Tom Smart, Deseret News
One day recently, adults dressed as a carrot, a banana and a poached egg walked into the cafeteria at East Midvale Elementary. Good food choices help you stay healthy, the grown-ups in the costumes told the children sitting at the lunch tables. The children broke into an impromptu chant — "We love bananas!" — and one of them gave the carrot a high-five.
What happened next underscores the challenge of school lunch.
Like many districts in Utah, Canyons School District is trying to teach children about nutrition and is making its lunches more healthful, so the menu that day included fresh blueberries and raw pepper slices. There were indeed good food choices, and there were children making them.
But there were also students who bypassed the fresh fruit and vegetable station and concentrated on the bags of chips that were also on the menu. Some students licked the whipped cream off their blueberries and spit the fruit out. At one table, a little boy unwrapped the sack lunch he brought from home, ate the ham, tossed the apple and proved that oh yes he can stuff an entire Ding Dong in his mouth. Most kids washed their food down with chocolate milk — except for the ones who brought lunch from home; they mostly drank fruit punch or soda pop.
School lunch in Utah — whether served by the school or brought from home — is a complicated affair, full of improvements and promise but also constrained by tight budgets, uninformed parents and picky eaters raised on sugar, fat and salt. School lunch is the moment where what the experts know about fueling young brains and bodies meets reality. Where "fresh food is better than processed" smacks up against "it's too expensive." Where "chocolate milk contains twice as much sugar as regular milk" runs headlong into "but it's what kids want."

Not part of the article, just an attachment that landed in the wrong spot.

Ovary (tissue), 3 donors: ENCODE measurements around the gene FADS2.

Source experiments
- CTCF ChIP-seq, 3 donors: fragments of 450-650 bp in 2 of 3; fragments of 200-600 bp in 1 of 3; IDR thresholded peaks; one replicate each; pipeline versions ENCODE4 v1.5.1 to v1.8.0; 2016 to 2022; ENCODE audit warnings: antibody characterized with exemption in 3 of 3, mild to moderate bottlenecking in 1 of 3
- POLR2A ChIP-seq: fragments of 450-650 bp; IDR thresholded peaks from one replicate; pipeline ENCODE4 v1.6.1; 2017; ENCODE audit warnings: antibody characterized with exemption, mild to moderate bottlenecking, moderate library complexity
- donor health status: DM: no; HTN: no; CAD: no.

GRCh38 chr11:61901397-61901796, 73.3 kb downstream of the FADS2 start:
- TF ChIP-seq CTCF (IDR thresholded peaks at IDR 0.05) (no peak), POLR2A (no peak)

Hang around in school lunchrooms in Utah and you'll be both encouraged and dismayed.
This spring, the reputation of school lunch took a beating.
"Too fat to fight," declared more than 100 retired military leaders last month about America's teens, citing high-calorie school lunches as one reason. "More likely to be overweight," reported researchers at the University of Michigan about middle school children who eat school lunch.
Then along came British TV chef Jamie Oliver and his "Food Revolution," which made high drama of efforts to change the school lunch program in a West Virginia town whose obesity and diabetes rates are among the highest in the nation.
School lunch has had a bad rap for decades, but recently America has discovered how pudgy it really is, so efforts have intensified to make changes. And the concern isn't just about weight, says Primary Children's Medical Center dietitian Pauline Williams. Food choices are tied directly to future risk of heart disease, stroke, osteoporosis, blindness and certain cancers. And even small, subclinical micronutrient deficiencies can lead to poor classroom performance, says national nutrition expert John Berardi.
Utah is not in the vanguard of school lunch reform (that would be places like California where "Renegade Lunch Lady" Ann Cooper changed the Berkeley Unified School District's menus from processed cheese nachos to healthy meals made from scratch). But Utah isn't bringing up the rear, either.
If school lunch indeed contributes to obesity, evidence suggests Utah is doing something right, or at least less wrong. The National Survey of Children's Health data shows Utah's children are the least overweight in the nation: 23.1 percent, compared to 31.6 nationwide. Still, that's nearly one in four children who weigh more than is healthy.
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